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What I Wish I’d Told My Parents

Aug 22, 2022

Jennifer Dale, Director of Community Outreach and Philanthropy

My mom died in May 2019. Mom had been a meticulous bookkeeper, business leader, and manager of the household “stuff;” so imagine our great surprise when she passed and how many papers – and important ones at that – she didn’t have. There was no will. The most recent semblance of this important document was from the early 1970’s, and no one (even my mom’s sister, who was named as my guardian in said document) could locate a copy. My dad, who had been married to my mom for more than 50 years, had no knowledge about where these documents were, or even if they existed. WHAT?!

We were not prepared for my dad to pass so quickly after my mom in February 2021. Luckily we did have discussions with him about a few things; ensuring his beneficiaries were listed, that we were on and had access to his bank accounts; and had started the process of drafting his will. Unfortunately, Dad passed away before his will was finalized.

“Great, now what?!” was all I kept saying to myself as burial expenses flowed in, final hospital bills arrived, other bills piled up, and people were asking for proof of death to close accounts.

I knew creating a will wasn’t just for the rich and famous – after all, what I did for a living for nearly 30 years was help people make donations and planned gifts to the charity of their choice. Wills are meant to protect and provide a peace of mind to you and your family. And yet, I didn’t do that for my own parents!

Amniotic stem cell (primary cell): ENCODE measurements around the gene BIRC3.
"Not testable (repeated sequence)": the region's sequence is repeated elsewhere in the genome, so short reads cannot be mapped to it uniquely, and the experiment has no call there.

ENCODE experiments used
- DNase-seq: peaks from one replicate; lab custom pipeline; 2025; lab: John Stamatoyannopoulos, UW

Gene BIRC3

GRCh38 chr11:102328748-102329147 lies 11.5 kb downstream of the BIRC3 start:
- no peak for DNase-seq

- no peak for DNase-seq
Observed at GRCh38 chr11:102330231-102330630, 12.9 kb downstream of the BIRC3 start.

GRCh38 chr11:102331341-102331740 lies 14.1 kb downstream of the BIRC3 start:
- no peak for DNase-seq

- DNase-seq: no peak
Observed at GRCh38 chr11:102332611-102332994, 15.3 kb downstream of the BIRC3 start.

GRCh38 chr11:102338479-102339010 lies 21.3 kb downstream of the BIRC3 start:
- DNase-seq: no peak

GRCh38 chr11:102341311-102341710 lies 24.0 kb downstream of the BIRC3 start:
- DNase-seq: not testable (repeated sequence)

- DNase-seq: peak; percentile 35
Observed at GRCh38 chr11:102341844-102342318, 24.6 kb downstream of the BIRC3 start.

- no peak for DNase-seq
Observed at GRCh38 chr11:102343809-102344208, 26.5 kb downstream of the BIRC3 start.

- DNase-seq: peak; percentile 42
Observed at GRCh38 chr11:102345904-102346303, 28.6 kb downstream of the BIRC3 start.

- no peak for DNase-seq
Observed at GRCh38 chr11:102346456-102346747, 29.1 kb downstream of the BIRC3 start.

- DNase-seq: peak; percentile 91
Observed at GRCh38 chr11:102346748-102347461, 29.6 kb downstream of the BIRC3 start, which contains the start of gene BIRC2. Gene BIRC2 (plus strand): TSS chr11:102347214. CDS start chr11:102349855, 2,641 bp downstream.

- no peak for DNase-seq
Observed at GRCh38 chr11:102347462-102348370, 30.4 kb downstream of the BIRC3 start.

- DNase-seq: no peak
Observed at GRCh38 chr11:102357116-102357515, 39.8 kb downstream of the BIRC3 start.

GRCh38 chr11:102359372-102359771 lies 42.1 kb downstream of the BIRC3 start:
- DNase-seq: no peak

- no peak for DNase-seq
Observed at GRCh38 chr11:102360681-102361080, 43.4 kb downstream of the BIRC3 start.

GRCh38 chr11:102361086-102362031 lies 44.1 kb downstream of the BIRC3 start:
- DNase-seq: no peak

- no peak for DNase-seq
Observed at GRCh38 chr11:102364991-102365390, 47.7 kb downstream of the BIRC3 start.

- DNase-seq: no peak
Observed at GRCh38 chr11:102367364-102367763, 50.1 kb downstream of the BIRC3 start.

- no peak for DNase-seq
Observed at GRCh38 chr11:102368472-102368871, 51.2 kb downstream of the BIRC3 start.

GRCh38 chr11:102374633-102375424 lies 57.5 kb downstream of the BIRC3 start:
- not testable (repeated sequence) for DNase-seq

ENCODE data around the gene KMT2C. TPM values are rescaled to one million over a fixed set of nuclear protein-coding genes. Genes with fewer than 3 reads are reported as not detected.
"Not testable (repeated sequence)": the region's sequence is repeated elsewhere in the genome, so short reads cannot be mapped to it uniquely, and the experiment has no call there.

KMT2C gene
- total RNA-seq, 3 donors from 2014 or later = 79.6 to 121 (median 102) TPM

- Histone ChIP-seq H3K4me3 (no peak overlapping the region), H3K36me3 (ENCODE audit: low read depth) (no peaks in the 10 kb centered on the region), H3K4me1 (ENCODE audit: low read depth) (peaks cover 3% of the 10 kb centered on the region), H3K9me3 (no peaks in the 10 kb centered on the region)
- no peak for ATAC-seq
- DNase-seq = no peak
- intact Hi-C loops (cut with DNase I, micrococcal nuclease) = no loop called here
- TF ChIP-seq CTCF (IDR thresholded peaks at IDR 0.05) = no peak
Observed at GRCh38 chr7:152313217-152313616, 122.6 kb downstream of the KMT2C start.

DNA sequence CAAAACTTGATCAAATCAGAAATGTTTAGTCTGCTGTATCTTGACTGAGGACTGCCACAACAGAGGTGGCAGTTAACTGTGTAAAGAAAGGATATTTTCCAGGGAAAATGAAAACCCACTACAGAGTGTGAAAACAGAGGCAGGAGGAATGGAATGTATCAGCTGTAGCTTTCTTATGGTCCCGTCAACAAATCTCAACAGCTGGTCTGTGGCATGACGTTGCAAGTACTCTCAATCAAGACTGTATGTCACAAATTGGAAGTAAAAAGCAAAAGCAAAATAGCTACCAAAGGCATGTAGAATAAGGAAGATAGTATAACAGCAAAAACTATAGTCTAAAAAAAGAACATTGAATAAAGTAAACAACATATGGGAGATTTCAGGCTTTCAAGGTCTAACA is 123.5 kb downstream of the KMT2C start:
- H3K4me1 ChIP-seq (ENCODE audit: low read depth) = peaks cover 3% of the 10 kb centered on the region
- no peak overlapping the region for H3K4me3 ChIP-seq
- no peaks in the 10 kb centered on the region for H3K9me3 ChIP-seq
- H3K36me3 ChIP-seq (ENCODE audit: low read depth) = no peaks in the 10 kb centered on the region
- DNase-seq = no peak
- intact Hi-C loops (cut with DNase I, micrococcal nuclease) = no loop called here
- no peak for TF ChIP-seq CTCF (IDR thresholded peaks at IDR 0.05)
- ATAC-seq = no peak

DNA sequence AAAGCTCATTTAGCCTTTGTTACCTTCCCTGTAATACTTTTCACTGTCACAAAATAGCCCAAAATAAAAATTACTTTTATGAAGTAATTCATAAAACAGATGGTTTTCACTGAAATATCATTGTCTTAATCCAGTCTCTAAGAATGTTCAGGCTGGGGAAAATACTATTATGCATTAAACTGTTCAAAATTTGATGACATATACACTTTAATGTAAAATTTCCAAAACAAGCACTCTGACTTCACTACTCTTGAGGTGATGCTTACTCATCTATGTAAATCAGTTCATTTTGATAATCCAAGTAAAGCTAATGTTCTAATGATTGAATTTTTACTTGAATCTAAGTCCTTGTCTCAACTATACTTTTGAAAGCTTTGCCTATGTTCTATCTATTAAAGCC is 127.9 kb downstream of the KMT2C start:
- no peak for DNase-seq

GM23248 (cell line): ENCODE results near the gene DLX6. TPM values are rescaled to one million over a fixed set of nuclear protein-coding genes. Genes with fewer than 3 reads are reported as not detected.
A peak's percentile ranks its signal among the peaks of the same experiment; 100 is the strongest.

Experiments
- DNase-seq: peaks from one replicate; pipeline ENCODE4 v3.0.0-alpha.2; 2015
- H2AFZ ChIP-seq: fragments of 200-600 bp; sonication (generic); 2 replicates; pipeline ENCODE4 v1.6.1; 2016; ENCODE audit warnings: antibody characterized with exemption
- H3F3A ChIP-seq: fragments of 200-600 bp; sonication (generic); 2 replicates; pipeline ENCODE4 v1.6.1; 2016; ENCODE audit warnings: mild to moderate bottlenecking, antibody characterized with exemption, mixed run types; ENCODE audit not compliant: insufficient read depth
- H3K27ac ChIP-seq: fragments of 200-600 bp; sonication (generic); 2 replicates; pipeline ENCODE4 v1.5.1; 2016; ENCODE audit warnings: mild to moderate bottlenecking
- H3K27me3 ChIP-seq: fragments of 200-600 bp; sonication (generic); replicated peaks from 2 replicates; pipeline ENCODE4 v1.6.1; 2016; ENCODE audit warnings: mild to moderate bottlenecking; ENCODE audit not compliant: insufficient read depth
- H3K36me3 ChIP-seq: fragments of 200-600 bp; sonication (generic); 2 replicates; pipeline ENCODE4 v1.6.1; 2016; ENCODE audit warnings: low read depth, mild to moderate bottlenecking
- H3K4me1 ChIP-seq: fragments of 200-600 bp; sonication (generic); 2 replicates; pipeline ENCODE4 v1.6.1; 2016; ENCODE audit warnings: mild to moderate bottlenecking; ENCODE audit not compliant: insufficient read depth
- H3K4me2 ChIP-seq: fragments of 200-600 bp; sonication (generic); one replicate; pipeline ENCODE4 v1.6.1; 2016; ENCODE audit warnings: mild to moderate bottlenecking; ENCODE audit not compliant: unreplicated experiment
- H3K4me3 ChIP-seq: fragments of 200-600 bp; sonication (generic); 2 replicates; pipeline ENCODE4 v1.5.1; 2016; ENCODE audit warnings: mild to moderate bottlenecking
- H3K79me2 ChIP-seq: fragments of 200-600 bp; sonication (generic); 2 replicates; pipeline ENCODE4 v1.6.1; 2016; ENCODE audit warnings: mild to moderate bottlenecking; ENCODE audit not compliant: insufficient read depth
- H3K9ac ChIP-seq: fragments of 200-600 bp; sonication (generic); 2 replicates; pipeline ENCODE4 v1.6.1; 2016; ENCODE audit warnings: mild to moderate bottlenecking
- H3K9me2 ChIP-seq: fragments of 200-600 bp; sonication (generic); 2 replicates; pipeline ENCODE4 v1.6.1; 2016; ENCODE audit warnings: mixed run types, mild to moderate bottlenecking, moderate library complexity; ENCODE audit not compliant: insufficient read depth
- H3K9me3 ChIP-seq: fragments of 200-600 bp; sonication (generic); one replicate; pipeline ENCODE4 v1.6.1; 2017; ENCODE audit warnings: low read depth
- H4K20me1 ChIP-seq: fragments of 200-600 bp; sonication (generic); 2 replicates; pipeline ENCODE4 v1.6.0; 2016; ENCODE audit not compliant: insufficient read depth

I can’t tell you if it was because I didn’t want to have “The Talk” with my parents, or maybe it was because I just assumed it was handled, or possibly I thought I had lots of time as they were rather young when they passed. Quite possibly it was a combination of all of these things. Woulda, coulda, shoulda reverberates through my mind daily as we are now in probate to get all these things settled and access to accounts.

This August for Make-a-Will Month, please take away from my story a few lessons I have had to learn the hard and sad way:

  • Have “The Talk” now. It is a hard and tedious one to have, but it is one that shouldn’t be avoided. Ask what your loved ones’ wishes are, ensure they are documented, and that you know where those documents are stored. Check with an attorney in your state to ensure you comply with regulations and guidelines.
  • Creating a will can prevent family conflict, eliminate confusion, and ensure your loved ones’ wishes are carried out. Unfortunately, this is another hard lesson I have had to learn through the process.
  • By having a will created you are in control of where your property and assets go, who will take care of your pets and/or underage children, and whether you choose to donate anything to charity. It’s about your wishes and desires, and you are in control of them.
  • While my parents were not tech savvy, creating a will also allows you to leave passwords and log-ins to access and/or delete your digital footprint on Facebook, Twitter, online banking, and bill-paying.
  • Because my dad died in the COVID era, funeral arrangements were impossible, but we knew what my mom wanted because we talked with her about it. Your will can also contain funeral arrangements, and in some cases, you can pre-pay for these costly expenses, again relieving the burden on your family and ensuring your wishes are carried out.

There isn’t a day that goes by that I don’t think about my parents, knowing they were such a huge part in the woman I am today – they got to see me graduate from college, get married, and become a mom – they gave and taught me so much through our life and love together. I wish I could have helped them during their time of preparing to leave their legacy.

Create your will now. It’s important for you and your loved ones financially and legally. But most of all, it will offer a peace of mind for you and the people you love and care about during a very difficult time for them. 

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